Because the ECT sensor is a primary input data, practically all ECMs and PCMs are programmed to detect open and shorted circuits in the ECT­ ­circuit. But, when detecting an out-of-range ECT sensor, the actual ECT test monitor can vary among applications. The PCM can, for example, measure the time, speed and load required to bring an engine up to a predetermined coolant temperature of, let’s say, 194°F.

If the indicated ECT data hasn’t reached the ­desired operating temperature during a specific time limit and at a specific engine speed and load factor, the PCM might set a P0125 (insufficient temperature for closed-loop operation) or a P0128 (coolant temperature below thermostat-regulated temperature), which in most (but not all) cases ­indicates a bad thermostat. If this diagnostic strategy sounds complicated, that’s because it is complicated, and also because it can vary widely among different applications.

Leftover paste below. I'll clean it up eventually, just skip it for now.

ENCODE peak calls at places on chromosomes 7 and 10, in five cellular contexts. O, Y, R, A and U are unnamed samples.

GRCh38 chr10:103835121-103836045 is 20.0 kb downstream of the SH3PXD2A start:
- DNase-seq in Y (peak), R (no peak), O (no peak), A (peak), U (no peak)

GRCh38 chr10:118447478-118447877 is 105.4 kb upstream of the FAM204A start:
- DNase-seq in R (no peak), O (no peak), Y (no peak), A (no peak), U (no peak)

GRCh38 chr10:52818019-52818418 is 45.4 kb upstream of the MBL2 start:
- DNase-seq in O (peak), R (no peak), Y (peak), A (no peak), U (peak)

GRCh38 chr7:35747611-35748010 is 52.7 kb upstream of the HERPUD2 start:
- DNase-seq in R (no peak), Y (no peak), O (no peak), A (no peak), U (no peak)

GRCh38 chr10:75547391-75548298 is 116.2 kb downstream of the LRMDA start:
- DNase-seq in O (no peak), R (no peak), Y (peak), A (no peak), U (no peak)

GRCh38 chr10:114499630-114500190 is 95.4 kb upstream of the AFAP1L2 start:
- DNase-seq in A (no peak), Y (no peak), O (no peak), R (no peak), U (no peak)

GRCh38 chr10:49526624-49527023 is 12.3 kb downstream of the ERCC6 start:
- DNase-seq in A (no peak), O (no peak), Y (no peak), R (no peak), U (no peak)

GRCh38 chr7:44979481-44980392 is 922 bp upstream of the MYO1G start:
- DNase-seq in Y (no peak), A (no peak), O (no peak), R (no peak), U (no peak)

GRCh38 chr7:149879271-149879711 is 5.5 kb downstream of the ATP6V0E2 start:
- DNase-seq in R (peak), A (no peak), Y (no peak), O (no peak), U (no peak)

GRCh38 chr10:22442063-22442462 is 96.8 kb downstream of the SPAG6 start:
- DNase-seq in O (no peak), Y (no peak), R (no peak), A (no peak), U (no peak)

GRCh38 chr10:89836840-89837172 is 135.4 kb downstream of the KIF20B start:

ENABLING CRITERIA

Enabling criteria are simply the types of sensor ­inputs required by the PCM to run a test monitor and to set a specific DTC. Since enabling criteria are application-specific, an appropriate technical database must be consulted before making any assumptions. The engine coolant temperature is important because it forms part of the enabling criteria for many component test monitors and is part of the freeze-frame data for most DTCs.